New Food and Beverage Packaging Packs a Promotional Punch

Promotional campaigns are about getting noticed and engaging consumers; packaging is just the thing to make that happen.

By Kate Bertrand Connolly, Packaging Editor

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When it comes to sales promotion, packaging is able to engage consumers in ways other marketing media can't touch: It has a unique ability to build bridges between the physical product and virtual experiences using on-pack, high-tech tools. Add some visually arresting package graphics to the technological bells and whistles, and promotional success is virtually (so to speak) assured.

Companies with products ranging from chips to lettuce are getting on board, combining new digital and mobile technologies with head-turning graphics to deliver the promotional goods.

Tic Tac shakes things up
The Tic Tac mints box is an essential component in the brand's interactive Shake it Up campaign, which launched in February. The campaign, which spans print, TV, outdoor advertising, social media and packaging, encourages the target market (18- to 35-year-olds) to shake up their lives.

Central to the campaign is the free Tic Tac Viewr mobile application, which enables smartphone-toting consumers to engage in "augmented reality experiences." For example, they can point their smartphone at a Tic Tac box to play the Tic Tac Tibby game; the box becomes the background for a 3D game in which the player tosses mints into a character's mouth.

In choosing to make the box part of the promotion, Tic Tac walked a fine line. "Packaging for us is so critical. It goes well beyond functional, because it is such a big part of our equity," says Noah Szporn, category marketing director for Tic Tac (, a part of Ferrero U.S.A., Somerset, N.J.

So instead of changing the physical package, the brand used a mobile application. "Our target is 18 to 35, so we were trying to leverage a medium that's relevant for that target — finding a way to shake up the packaging through the mobile experience," Szporn explains.

He adds that the beauty of using augmented reality "is that you're able to create an experience with the packaging without actually having to change the packaging itself. It's a way to do it in a digital, experiential way without having to change the core equity of [the] product."

The brand owner has also used advertising media, including print ads and a billboard in New York's Times Square, to deliver augmented reality experiences as part of the Tic Tac Shake It Up campaign.

According to Szporn, the campaign will continue for the next two to five years as the key communication platform for the brand.

On-pack QR code
Even in the produce department, packaging is taking a high-tech turn to promote sales. When Tanimura & Antle Inc. (, Salinas, Calif., recently redesigned the packaging for its Field Fresh Wrapped Leaf Lettuce products, it incorporated a quick-response (QR) code on the back of the bag.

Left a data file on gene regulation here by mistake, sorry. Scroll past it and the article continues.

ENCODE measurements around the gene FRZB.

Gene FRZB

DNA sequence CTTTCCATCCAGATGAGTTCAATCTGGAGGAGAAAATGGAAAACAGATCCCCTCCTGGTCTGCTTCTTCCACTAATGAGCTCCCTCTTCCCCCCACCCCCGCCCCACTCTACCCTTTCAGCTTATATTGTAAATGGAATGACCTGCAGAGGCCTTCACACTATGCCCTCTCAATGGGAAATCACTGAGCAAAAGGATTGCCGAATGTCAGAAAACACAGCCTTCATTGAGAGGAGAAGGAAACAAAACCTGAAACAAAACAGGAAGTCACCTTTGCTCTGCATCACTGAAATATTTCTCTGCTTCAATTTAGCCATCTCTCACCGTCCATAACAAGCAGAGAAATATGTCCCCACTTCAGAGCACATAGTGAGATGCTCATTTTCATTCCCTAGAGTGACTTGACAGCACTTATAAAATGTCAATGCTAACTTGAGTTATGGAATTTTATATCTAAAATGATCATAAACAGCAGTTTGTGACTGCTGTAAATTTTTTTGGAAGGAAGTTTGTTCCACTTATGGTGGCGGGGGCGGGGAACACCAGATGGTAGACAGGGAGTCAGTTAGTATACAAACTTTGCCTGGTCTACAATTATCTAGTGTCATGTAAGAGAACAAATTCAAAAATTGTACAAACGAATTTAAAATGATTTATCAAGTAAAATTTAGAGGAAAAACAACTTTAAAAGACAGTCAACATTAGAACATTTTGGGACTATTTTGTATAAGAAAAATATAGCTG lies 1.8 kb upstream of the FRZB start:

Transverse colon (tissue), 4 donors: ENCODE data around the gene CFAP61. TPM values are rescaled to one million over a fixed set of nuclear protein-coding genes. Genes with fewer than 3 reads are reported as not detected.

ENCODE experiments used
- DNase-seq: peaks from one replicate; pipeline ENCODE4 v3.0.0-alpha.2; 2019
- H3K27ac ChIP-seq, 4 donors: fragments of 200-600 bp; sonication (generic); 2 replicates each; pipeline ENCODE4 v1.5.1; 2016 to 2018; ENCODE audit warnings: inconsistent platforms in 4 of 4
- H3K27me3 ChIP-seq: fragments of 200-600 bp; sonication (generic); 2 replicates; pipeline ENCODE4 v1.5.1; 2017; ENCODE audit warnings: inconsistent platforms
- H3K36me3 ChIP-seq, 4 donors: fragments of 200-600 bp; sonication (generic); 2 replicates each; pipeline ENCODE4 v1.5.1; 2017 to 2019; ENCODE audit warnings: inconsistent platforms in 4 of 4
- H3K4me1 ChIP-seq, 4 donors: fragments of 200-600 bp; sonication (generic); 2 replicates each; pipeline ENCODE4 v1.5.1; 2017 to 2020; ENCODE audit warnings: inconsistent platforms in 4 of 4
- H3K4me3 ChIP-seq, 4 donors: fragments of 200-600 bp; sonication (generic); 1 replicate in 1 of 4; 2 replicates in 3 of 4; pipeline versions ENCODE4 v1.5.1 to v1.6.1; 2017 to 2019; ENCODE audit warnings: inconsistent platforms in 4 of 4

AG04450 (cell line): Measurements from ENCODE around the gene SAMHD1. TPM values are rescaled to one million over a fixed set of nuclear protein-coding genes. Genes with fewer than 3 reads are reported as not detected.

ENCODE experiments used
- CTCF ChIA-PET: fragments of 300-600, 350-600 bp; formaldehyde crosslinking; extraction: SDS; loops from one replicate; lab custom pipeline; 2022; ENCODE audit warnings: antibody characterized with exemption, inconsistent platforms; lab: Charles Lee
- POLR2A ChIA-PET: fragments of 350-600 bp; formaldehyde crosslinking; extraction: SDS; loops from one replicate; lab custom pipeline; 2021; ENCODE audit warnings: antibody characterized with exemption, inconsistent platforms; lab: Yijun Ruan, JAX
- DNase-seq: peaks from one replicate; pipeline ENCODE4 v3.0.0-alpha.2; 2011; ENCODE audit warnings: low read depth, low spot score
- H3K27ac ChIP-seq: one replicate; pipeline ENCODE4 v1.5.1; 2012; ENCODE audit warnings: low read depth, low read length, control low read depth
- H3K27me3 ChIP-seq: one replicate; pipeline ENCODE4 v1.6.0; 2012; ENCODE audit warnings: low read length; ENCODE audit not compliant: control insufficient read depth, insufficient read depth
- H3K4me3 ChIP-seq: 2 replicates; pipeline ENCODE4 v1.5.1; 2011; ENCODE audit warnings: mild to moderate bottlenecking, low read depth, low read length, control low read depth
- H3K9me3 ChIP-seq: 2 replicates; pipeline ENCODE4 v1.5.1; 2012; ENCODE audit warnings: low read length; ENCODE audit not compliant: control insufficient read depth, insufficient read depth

Consumers with a QR reader-enabled smartphone can scan the code in the store to link to a series of short videos showing how Tanimura & Antle packages its products in the field as soon as they are harvested. A bilingual version of the packaging is in development.

In addition to the QR code, the lettuce package design uses bold color coding to differentiate the leafy varieties: blue for romaine, orange for endive, purple for escarole, red for red leaf and green for green leaf.

Addressing the increasingly competitive retail environment for produce, the company "added the vibrant colors to [the packaging] so it really pops off the shelf with the consumer," says Diana McClean, director of marketing at Tanimura & Antle. "As there are more players in the field, there's going to be more competition for how we can differentiate our product from the next leafy green. We need to make sure our product is visible on the shelf."

After the consumer notices the colorful package and picks it up, the QR code creates an interactive experience in real time. "We could send them to a website, and of course we do, but the QR code is a new tool at our disposal," McClean says. Smartphone shoppers with QR-code readers can scan the code on the bag and "be served that video right there while they're standing in the store."

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  • <p>I am totally agreed with all your concepts and ideas. In my opinion, packaging must be done in a way that it may not harm the environment and must be prepared at a very low cost. Regards, <a href=""></a></p>


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